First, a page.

Sally Menke’s master strokes in much of Tarantino’s films really got me excited about what editing was when I was younger. Her navigation around multi-plots was seamless and changed the way I thought about storytelling. As for films, I could watch Whiplash any day of the week. Tom Cross totally nailed that film. Transforming playing music into a fight scene was something else; trumpets have never felt so violent! Recently, I loved the way Chloe Zhao jumped through time in Nomadland.

LBB> How does editing in the commercial world differ from the film world and TV world?

In terms of longform, I’ve worked on a handful of indie features and series and it’s always been a really wonderful and immersive experience with the director. You lock yourself away and go a little crazy together and the outside world is forgotten. You don’t have the likes of agencies or clients to get approval from and there’s a sense of purity that comes out of it. Of course once funding bodies are approached, there are the usual rounds of feedback but the journey overall has a real sense of calm compared to commercial work. The benefits of working in both worlds are immeasurable. The tricks you pick up in commercials on how to truncate story can really save a scene in Longform.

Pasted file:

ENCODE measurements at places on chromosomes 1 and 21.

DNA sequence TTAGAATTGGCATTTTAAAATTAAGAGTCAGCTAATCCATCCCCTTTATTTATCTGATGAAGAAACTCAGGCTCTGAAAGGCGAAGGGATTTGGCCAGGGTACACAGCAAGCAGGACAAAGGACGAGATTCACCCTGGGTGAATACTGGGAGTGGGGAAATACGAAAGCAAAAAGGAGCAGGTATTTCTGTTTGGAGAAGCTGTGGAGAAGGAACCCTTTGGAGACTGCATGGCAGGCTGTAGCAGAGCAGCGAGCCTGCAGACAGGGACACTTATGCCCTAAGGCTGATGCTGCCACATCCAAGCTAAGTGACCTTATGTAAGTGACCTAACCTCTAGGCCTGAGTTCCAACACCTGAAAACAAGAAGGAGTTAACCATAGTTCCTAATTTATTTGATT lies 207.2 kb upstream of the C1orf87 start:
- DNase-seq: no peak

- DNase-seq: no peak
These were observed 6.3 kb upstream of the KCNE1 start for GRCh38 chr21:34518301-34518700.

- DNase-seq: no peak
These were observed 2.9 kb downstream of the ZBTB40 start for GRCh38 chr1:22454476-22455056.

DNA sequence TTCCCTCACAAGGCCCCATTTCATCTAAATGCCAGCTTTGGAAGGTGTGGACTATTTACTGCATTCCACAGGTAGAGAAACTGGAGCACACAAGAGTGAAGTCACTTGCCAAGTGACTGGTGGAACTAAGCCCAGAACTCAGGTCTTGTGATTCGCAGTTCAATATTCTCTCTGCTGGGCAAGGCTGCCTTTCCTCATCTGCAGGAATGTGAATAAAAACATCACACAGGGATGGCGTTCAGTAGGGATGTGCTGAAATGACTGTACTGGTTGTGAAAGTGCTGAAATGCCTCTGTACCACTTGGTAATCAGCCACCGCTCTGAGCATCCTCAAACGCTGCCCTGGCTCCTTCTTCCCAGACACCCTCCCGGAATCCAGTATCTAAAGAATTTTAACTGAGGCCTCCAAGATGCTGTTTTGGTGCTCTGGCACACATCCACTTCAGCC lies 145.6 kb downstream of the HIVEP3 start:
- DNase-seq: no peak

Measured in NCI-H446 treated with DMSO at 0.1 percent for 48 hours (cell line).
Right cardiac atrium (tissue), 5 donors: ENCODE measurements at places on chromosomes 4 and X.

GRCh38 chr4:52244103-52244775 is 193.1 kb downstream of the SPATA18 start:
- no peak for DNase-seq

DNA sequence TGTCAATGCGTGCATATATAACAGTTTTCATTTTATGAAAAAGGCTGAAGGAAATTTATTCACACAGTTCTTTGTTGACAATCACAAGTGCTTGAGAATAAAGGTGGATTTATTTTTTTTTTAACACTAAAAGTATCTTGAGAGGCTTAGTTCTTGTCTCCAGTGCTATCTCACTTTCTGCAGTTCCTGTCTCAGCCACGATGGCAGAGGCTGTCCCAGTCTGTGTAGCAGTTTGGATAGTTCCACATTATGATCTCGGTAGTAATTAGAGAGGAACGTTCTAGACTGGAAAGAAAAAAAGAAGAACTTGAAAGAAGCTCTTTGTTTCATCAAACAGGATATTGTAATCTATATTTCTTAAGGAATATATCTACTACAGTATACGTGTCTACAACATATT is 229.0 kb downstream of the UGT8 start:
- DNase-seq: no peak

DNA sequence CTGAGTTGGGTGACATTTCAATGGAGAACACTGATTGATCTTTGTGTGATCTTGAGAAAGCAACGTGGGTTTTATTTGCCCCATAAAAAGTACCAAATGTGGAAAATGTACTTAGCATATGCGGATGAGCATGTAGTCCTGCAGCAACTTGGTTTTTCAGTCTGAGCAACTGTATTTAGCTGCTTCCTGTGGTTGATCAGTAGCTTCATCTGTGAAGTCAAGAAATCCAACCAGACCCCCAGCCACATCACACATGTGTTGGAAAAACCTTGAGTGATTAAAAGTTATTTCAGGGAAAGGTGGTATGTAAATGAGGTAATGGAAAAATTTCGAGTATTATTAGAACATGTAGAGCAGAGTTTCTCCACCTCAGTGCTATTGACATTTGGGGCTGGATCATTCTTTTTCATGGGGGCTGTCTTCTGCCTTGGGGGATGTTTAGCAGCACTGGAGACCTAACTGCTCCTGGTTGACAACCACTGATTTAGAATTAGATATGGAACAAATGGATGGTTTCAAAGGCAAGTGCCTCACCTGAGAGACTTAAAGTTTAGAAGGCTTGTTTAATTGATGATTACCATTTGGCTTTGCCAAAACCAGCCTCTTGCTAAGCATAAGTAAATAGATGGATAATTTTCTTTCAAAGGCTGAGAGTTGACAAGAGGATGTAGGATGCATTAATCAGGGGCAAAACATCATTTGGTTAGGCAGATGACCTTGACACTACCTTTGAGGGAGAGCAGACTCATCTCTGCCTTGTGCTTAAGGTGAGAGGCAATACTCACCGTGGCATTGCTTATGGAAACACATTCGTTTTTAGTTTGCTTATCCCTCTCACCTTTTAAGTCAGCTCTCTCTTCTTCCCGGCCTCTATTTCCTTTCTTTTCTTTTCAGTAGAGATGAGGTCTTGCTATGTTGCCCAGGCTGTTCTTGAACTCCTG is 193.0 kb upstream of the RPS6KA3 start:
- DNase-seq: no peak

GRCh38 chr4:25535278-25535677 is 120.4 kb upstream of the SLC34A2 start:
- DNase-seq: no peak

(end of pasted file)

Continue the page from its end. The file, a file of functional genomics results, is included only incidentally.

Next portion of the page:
LBB> Have you noticed any trends or changes in commercial editing over recent years

The accessibility to work remotely has probably been the biggest trend on the rise. Due to the lockdowns of 2020, our team at The Editors became able to livestream directly from our AVID editing software to anyone’s web browser so we could have remote sessions with directors or hold remote presentations with agencies and clients working from home. Thankfully Australia’s been lucky enough to return to some normality again and we have found people coming back into the office for presentations, probably for the wine and cheeseboards I reckon.